Propagation Blog #3 Timing Softwood Cuttings

by LaVille Logan

For most plants there is a window of opportunity for success. I always rely on asking Google for help with this as it steers me away from mistakes.  “Google, when is the best time for ________ cuttings? Often the answer is “When the plant is actively growing.” This makes it unnecessary for me to be concerned with the planting zone because the plant will be growing when conditions are good for it. Plant growth stages fall into 4 categories: herbaceous softwood, semi hardwood, and hardwood and are very important in determining whether or not the cutting will root. I will be concerned with softwood cuttings today as much of my experience is with this group. I have started clematis, forsythia, fuchsia, pelargoniums, salvia, ivy, hoya, abutilons and hydrangea this last season. (Be aware that I did not take all of the cuttings at precisely the “correct” time.) Softwood is when the young stems are just getting a little hard—not likely to dry out after they are cut. Older stems become harder and it is more difficult for them to develop roots in that stage. The softwood should snap and break when bent. You can use the same starting procedures with softwood cuttings: 1. Cutting length from 4 to 6 inches, 2. Strip bottom two sets of leaves, creating a scar to ‘work with’ the hormone, 3. Dip into hormone powder, shake off extra, and 4. Place into readymade hole in dampened potting mix. Keep cutting in a humid environment for 2 to 3weeks ( refer to blog about tote containers or use inverted Zip Lock bags. It is better if the bags do not touch the cuttings. There are many plants that will work with these procedures, but the ones listed are the plants to which I had access. Regading not taking cuttings at the ‘correct’ time–remember the windstorm? A branch of our Xylosma tree broke off, I made a 20+ cuttings, (insert unhappy emoji) they all failed, but when I trimmed back my clematis later (not actively growing, and kind of crunchy) I got two of those cuttings to grow!  Yay!

Propagation Blog #2 Container Size and Medium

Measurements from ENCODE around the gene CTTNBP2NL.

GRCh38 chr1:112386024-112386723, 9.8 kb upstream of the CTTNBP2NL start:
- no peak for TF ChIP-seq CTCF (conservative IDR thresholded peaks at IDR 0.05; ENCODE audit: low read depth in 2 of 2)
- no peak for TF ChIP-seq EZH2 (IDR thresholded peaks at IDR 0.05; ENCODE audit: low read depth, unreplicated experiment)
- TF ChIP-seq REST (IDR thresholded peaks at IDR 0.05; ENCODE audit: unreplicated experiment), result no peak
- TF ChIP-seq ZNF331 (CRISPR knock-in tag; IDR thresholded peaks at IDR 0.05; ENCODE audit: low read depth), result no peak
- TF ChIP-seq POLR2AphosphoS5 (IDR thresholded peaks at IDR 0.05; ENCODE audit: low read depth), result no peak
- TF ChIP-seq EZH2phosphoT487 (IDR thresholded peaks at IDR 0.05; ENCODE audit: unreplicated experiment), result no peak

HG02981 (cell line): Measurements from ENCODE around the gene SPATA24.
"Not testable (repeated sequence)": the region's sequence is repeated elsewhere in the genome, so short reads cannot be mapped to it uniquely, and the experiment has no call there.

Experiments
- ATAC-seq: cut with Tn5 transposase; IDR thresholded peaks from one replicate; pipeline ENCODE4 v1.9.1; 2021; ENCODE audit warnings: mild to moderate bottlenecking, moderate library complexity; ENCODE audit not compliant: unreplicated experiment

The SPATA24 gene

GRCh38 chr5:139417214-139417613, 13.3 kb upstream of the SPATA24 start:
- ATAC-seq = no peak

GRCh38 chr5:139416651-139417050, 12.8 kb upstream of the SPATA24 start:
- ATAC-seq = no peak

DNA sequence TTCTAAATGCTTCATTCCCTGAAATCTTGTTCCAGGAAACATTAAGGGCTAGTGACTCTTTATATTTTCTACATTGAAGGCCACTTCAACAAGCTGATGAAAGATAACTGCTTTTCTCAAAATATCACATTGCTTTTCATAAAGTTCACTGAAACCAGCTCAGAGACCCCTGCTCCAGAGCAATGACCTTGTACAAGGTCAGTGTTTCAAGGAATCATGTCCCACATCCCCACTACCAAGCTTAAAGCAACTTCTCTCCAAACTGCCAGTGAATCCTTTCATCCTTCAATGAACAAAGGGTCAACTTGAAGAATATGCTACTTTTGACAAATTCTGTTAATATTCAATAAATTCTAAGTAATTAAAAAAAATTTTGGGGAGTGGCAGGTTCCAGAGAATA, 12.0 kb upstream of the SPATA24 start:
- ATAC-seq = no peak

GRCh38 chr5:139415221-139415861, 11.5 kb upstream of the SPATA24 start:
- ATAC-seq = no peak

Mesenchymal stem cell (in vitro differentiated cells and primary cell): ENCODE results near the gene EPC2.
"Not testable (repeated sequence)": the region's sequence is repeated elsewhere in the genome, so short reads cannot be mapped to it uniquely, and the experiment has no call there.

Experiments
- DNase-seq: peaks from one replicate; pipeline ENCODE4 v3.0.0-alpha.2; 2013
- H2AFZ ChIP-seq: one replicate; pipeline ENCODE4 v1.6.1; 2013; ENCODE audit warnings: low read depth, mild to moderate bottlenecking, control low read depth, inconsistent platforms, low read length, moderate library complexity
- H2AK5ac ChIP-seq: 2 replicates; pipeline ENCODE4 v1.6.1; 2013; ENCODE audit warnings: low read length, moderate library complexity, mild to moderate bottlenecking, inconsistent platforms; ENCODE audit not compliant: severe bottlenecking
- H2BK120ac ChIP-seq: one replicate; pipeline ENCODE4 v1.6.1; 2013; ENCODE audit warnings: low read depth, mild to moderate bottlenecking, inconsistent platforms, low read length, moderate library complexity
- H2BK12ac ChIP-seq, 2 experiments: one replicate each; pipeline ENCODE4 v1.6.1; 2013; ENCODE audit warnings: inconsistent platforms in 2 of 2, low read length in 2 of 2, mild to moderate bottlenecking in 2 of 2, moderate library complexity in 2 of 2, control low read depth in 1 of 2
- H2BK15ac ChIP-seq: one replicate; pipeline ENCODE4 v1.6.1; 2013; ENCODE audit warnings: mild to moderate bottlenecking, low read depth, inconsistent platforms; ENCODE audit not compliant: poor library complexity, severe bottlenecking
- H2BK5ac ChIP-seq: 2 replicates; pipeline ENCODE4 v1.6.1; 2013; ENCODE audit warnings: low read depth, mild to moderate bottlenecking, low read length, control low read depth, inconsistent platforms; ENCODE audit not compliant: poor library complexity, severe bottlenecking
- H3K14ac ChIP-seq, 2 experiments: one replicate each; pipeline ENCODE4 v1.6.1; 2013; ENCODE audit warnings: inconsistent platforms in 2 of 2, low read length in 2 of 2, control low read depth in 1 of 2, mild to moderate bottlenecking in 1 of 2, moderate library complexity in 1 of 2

By LaVille Logan

I think it is essential to have a really good medium for cuttings. The ratio of soil, peat moss, perlite, vermiculite and worm castings is pretty critical to success.  I have learned this though some massive failures. I researched online, and came up with a mix that I could make with what was available to me, using our ability to purchase materials at Redi-gro.  My “recipe”:

Redi Gro potting soil – 3 parts

Perlite – 1 part

Worm castings -1/4 C. per gallon

Vermiculite – ½ part

My reasoning is that Redi Gro is a pretty good mix just as it is, and you will have success using it plain, so it is a good base.  I add perlite to loosen the mix and keep it well draining. I add worm castings as a natural fertilizer which will not burn.  It has microorganisms for healthy soil, and discourages root rot, aphids, mealy bugs and mites. I include vermiculite to increase water and nutrient retention. It is especially nice for water loving plants.  I don’t measure very accurately. I have a plastic ½ gallon container which I use to dip ingredients from their respective bags.

I have been experimenting with straight perlite verses my mix when I do my cuttings, and it has been instructive. For instance, I used to root my abutilon trees in water before I planted them in mix and or perlite. I now know I get a much better rate of success planting them in mix immediately. I plant 4 cuttings close together in the middle of a 4” pot hoping for 2 or 3 to ‘catch’ and provide a nice, bushy plant. Surprise, I get 4 healthy stems about 95% of the time.

Other cuttings I start in an 8oz. clear plastic cup (I have drilled a quarter in hole in the bottom, I can drill several at a time without them flying all over) I use clear cups so I can see the rate of rooting and know when it is ready without having to knock it out of the pot. Label the plant with name and date it was done. When repotting to the next size up, either a 4” pot or a 16” plastic cup, I use a dusting of Sure Start before placing cutting in larger container. This may be the last size I use for sale, but for large plants–trees, hydrangea, fast growing marguerites—I repot again to a gallon pot. Each time, I cross out the previous date of potting on the label, write the new date, and keep it with the plant.